SAN FRANCISCO (AP) – A decade of debate over the place of race in academics flared anew Thursday as University of California regents formally opposed fellow regent Ward Connerly’s new campaign to ban collecting race data.

The decision was a signal defeat for Connerly who eight years ago led the fight to drop race in UC admissions and went on to successfully dismantle many public affirmative action programs statewide under Proposition 209.

Connerly’s new initiative could strike the “race box” from many government forms by forbidding state and local governments from classifying students, contractors or employees by race, ethnicity, color or national origin. The measure exempts data collected for medical research, descriptions of prisoners or criminal suspects and cases where the federal government requires that agencies report racial data. Connerly’s initiative is set to appear on the ballot for the next statewide election, which, barring a recall election against Gov. Grey Davis, should take place in March 2004.

UC President Richard Atkinson called on the UC Board of Regents to pass a resolution opposing the measure, which said Connerly’s initiative “could adversely affect the University’s ability to carry out its core mission.”

UCSB Chancellor Henry Yang, who was present at the meeting, joined Atkinson in opposing the measure.

“UCSB is committed to enrolling a student body that demonstrates high academic achievement and also encompasses the cultural, racial, geographic, economic and social diversity of California,” Yang said in a statement. “Enrollment statistics containing racial and ethnic data are a helpful and important tool – although by no means the only tool – used in measuring what we do to achieve that goal.”

Connerly and other supporters of his ballot measure say it is about “racial privacy” and is the next step after of Prop 209 and towards a colorblind society. Connerly told regents his new measure stems from his experience as someone who is part white, part American Indian and part black. He argues that identifying people by race is meaningless and a form of segregation.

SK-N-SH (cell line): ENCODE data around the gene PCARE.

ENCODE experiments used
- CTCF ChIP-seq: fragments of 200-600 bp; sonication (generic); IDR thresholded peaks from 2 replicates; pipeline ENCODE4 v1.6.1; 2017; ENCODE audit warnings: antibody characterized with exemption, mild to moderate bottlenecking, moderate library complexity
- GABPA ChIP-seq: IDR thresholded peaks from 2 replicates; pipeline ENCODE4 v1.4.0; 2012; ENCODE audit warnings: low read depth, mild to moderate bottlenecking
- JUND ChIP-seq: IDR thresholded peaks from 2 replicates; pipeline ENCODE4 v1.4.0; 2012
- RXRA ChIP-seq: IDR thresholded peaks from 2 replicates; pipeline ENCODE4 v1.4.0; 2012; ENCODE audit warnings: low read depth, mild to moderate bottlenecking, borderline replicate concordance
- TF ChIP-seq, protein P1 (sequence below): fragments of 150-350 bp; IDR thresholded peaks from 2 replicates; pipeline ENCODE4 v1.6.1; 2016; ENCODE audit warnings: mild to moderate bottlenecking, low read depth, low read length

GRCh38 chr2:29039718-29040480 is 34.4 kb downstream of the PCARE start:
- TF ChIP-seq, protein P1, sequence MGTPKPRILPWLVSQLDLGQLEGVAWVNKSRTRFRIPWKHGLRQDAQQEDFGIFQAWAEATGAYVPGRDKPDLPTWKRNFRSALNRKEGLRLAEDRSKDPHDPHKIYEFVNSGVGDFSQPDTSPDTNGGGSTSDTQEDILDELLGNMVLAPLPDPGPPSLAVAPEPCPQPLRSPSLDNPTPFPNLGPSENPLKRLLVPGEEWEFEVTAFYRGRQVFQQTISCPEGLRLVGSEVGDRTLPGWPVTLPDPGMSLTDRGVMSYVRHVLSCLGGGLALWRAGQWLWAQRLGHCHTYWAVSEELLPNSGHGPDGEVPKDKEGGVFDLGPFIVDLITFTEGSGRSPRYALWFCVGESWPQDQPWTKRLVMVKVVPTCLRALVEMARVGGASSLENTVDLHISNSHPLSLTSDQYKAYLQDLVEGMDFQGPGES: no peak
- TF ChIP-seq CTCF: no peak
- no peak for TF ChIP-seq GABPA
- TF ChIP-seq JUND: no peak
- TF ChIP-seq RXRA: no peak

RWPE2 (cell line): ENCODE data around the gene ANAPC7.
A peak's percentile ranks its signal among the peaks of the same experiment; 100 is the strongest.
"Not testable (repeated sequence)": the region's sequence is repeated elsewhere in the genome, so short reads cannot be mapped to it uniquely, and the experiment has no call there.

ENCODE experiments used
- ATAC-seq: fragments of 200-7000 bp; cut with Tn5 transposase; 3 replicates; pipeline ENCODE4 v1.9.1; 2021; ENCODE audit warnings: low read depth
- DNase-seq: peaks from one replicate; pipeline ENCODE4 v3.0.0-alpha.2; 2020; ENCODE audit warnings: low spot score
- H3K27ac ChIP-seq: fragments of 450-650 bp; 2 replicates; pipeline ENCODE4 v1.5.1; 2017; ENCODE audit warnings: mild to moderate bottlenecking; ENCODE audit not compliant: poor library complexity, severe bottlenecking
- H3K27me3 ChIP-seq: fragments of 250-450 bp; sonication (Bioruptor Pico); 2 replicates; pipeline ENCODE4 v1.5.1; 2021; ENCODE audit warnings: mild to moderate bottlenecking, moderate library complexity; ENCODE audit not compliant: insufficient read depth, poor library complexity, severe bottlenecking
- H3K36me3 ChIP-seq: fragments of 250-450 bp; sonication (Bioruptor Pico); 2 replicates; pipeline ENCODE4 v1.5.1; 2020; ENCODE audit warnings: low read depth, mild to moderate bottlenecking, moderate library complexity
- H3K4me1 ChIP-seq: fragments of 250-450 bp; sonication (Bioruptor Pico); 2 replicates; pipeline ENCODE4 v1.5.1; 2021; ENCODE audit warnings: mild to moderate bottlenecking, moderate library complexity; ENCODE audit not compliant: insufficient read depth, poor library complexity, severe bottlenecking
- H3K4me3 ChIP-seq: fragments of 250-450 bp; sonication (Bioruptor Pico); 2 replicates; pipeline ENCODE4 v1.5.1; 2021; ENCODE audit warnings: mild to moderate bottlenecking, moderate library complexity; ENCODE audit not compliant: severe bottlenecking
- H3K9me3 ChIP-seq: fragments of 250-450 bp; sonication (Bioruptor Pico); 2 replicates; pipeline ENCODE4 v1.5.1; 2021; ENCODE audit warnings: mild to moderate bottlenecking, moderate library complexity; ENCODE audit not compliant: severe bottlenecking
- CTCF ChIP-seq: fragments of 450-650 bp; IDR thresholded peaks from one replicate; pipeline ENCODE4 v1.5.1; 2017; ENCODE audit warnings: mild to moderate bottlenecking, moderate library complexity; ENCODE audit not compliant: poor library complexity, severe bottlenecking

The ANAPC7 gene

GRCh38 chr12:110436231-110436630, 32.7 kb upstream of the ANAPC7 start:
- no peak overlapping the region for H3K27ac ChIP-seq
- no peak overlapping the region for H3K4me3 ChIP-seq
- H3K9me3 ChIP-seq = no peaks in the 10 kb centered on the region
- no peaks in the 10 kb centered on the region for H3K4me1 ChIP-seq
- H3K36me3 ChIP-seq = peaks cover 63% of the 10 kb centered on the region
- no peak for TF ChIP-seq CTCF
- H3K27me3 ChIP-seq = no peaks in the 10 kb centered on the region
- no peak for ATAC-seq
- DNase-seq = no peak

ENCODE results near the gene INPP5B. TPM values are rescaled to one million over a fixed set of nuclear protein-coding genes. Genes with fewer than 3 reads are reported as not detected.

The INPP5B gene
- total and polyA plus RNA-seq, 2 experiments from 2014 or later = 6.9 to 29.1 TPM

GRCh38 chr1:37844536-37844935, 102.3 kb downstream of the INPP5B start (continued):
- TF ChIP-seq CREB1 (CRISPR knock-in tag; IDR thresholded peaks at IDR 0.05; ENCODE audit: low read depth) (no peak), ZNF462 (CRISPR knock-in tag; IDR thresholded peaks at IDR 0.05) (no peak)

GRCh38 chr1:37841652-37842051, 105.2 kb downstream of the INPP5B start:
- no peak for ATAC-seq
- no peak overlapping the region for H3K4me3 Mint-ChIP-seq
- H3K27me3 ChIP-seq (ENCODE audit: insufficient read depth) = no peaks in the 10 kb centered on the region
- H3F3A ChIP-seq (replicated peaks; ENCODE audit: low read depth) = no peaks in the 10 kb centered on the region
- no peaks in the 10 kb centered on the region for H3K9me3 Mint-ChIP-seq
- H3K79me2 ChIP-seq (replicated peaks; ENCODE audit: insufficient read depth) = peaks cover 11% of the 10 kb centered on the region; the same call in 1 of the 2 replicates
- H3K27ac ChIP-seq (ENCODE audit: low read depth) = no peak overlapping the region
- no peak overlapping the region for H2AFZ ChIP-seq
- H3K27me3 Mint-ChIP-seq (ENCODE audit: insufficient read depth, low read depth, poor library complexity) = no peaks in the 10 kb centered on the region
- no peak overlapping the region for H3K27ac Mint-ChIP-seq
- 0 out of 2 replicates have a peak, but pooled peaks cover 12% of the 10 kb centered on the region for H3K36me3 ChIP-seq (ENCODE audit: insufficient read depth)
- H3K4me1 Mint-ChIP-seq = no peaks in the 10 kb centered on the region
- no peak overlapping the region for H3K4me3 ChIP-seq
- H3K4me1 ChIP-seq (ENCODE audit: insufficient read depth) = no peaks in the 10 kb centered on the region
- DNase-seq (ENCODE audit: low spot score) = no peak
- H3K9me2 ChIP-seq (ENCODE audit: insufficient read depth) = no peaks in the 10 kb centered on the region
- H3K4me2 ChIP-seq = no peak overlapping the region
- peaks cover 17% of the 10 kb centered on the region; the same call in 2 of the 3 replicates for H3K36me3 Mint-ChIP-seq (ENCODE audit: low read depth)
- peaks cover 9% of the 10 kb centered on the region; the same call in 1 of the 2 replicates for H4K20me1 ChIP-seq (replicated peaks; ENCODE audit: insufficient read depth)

Opponents say they need the information to conduct research and stop discrimination. They note that people have the option of leaving the box blank.

Regents debated for nearly two hours before taking the vote – 15 to 3 with one abstention – with some arguing that UC had no business weighing in on a political issue.

“The regents are not a debating society,” said Regent George Marcus, who said he was “baffled” that UC President Richard C. Atkinson asked for the resolution. Marcus tried unsuccessfully to postpone the vote indefinitely, but when that failed he did vote for the resolution.

On the other hand argued Jack O’Connell, a regent because he is superintendent of state schools: “This isn’t the time in my opinion when the UC regents can play ostrich.”

Among those voting “no”was Regent Peter Preuss. “I do not think this is the role of the regents, to be the guardian of research data,” he said.

About 100 students turned out for the vote, adding some audio punch to the scene as they clicked their fingers to applaud debaters’ points or hissed in disapproval.

The vote capped years of friction between Connerly and UC administrators over the issue of race.

Appointed in 1993, Connerly led a 14-10 vote of a then-Republican dominated board in 1995 to stop considering race and gender in UC admissions. The following year he oversaw passage of Proposition 209, which forbade considering race in public education, hiring and contracting.

Since then, the political makeup of the regents’ board has changed as a number of vacancies have been filled by Democratic Gov. Gray Davis. Nearly two years ago, the board rescinded their 1995 vote dropping affirmative action, but Proposition 209 still prevents use of race in admissions.

An independent poll in April found that 48 percent of Californians supported the measure. However, many said they were not aware of it until the pollsters told them.

Connerly defended his initiative, saying that when government classifies people, “the clear message is sent that our society believes it to be just and wise to divide us.”

But Lt. Gov. Cruz Bustamante, who also is a regent, said the initiative is a bad idea and disputed Connerly’s contention that the measure won’t affect collection of health data.

“We should clearly and loudly say that we are opposed to this initiative,” he said.

After the vote, Connerly issued a statement saying regents are out of touch with mainstream Californians.

“We may have lost with the regents,” he wrote, “but we’ll win at the ballot box next March.”

– Nexus staff writer Brendan Buhler also contributed to this report.